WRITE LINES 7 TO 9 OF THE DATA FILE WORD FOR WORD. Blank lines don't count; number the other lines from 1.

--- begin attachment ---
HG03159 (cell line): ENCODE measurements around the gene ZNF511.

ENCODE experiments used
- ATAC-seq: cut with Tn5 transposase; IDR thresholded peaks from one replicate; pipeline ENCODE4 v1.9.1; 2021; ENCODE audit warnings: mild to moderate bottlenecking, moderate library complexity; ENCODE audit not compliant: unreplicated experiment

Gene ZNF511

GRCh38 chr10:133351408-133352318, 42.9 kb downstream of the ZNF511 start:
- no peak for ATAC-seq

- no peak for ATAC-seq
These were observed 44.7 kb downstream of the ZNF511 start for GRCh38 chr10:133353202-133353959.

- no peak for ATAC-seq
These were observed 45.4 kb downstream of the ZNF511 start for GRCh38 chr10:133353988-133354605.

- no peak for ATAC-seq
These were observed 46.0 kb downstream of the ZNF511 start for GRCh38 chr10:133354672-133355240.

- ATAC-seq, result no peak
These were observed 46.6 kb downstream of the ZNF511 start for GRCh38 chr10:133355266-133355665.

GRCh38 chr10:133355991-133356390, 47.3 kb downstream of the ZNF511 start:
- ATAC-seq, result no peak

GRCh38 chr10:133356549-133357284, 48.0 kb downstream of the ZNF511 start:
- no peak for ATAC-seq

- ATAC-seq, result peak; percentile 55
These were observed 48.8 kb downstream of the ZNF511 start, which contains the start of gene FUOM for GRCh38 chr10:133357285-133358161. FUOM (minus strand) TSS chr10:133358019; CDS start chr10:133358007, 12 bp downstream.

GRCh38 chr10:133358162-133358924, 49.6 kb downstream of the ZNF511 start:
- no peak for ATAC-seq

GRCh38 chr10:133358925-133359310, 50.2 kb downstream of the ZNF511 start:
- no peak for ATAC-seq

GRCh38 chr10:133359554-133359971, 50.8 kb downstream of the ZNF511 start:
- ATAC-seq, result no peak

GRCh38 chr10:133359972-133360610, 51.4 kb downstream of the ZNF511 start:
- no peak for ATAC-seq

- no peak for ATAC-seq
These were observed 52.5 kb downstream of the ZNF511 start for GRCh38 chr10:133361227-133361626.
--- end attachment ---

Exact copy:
- no peak for ATAC-seq
These were observed 44.7 kb downstream of the ZNF511 start for GRCh38 chr10:133353202-133353959.

- no peak for ATAC-seq